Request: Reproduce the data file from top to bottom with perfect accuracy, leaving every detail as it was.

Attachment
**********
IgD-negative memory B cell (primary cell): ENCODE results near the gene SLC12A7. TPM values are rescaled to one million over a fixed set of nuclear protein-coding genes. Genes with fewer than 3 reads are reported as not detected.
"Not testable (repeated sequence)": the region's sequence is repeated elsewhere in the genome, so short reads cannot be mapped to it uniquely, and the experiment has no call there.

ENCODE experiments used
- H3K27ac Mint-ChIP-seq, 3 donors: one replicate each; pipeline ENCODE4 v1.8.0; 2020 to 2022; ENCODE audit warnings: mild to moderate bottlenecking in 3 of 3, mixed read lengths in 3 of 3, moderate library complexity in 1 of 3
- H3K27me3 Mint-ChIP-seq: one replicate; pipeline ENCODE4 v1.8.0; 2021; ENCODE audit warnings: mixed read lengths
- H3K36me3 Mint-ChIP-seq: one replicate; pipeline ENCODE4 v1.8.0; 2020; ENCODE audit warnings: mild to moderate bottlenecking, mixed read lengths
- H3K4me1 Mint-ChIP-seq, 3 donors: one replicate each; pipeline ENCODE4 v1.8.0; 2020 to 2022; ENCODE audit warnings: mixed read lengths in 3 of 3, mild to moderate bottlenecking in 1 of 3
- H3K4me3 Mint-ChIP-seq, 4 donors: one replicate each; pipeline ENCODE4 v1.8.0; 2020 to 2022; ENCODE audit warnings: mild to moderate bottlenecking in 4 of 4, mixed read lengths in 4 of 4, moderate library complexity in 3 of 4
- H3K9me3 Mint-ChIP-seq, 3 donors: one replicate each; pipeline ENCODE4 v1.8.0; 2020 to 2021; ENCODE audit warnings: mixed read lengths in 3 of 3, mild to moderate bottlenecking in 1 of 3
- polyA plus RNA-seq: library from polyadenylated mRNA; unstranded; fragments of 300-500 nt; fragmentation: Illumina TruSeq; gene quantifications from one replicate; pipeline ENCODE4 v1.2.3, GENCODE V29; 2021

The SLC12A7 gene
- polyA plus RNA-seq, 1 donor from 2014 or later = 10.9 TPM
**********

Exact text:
IgD-negative memory B cell (primary cell): ENCODE results near the gene SLC12A7. TPM values are rescaled to one million over a fixed set of nuclear protein-coding genes. Genes with fewer than 3 reads are reported as not detected.
"Not testable (repeated sequence)": the region's sequence is repeated elsewhere in the genome, so short reads cannot be mapped to it uniquely, and the experiment has no call there.

ENCODE experiments used
- H3K27ac Mint-ChIP-seq, 3 donors: one replicate each; pipeline ENCODE4 v1.8.0; 2020 to 2022; ENCODE audit warnings: mild to moderate bottlenecking in 3 of 3, mixed read lengths in 3 of 3, moderate library complexity in 1 of 3
- H3K27me3 Mint-ChIP-seq: one replicate; pipeline ENCODE4 v1.8.0; 2021; ENCODE audit warnings: mixed read lengths
- H3K36me3 Mint-ChIP-seq: one replicate; pipeline ENCODE4 v1.8.0; 2020; ENCODE audit warnings: mild to moderate bottlenecking, mixed read lengths
- H3K4me1 Mint-ChIP-seq, 3 donors: one replicate each; pipeline ENCODE4 v1.8.0; 2020 to 2022; ENCODE audit warnings: mixed read lengths in 3 of 3, mild to moderate bottlenecking in 1 of 3
- H3K4me3 Mint-ChIP-seq, 4 donors: one replicate each; pipeline ENCODE4 v1.8.0; 2020 to 2022; ENCODE audit warnings: mild to moderate bottlenecking in 4 of 4, mixed read lengths in 4 of 4, moderate library complexity in 3 of 4
- H3K9me3 Mint-ChIP-seq, 3 donors: one replicate each; pipeline ENCODE4 v1.8.0; 2020 to 2021; ENCODE audit warnings: mixed read lengths in 3 of 3, mild to moderate bottlenecking in 1 of 3
- polyA plus RNA-seq: library from polyadenylated mRNA; unstranded; fragments of 300-500 nt; fragmentation: Illumina TruSeq; gene quantifications from one replicate; pipeline ENCODE4 v1.2.3, GENCODE V29; 2021

The SLC12A7 gene
- polyA plus RNA-seq, 1 donor from 2014 or later = 10.9 TPM